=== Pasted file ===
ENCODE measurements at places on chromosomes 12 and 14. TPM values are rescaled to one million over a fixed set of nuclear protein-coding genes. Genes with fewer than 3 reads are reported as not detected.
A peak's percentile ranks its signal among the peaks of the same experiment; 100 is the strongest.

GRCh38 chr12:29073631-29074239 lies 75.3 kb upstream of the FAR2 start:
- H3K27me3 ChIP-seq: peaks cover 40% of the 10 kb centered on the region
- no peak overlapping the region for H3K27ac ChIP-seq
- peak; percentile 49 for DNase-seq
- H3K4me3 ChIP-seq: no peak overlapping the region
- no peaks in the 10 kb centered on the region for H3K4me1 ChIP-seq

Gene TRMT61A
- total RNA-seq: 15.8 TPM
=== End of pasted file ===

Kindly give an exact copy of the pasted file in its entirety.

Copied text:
ENCODE measurements at places on chromosomes 12 and 14. TPM values are rescaled to one million over a fixed set of nuclear protein-coding genes. Genes with fewer than 3 reads are reported as not detected.
A peak's percentile ranks its signal among the peaks of the same experiment; 100 is the strongest.

GRCh38 chr12:29073631-29074239 lies 75.3 kb upstream of the FAR2 start:
- H3K27me3 ChIP-seq: peaks cover 40% of the 10 kb centered on the region
- no peak overlapping the region for H3K27ac ChIP-seq
- peak; percentile 49 for DNase-seq
- H3K4me3 ChIP-seq: no peak overlapping the region
- no peaks in the 10 kb centered on the region for H3K4me1 ChIP-seq

Gene TRMT61A
- total RNA-seq: 15.8 TPM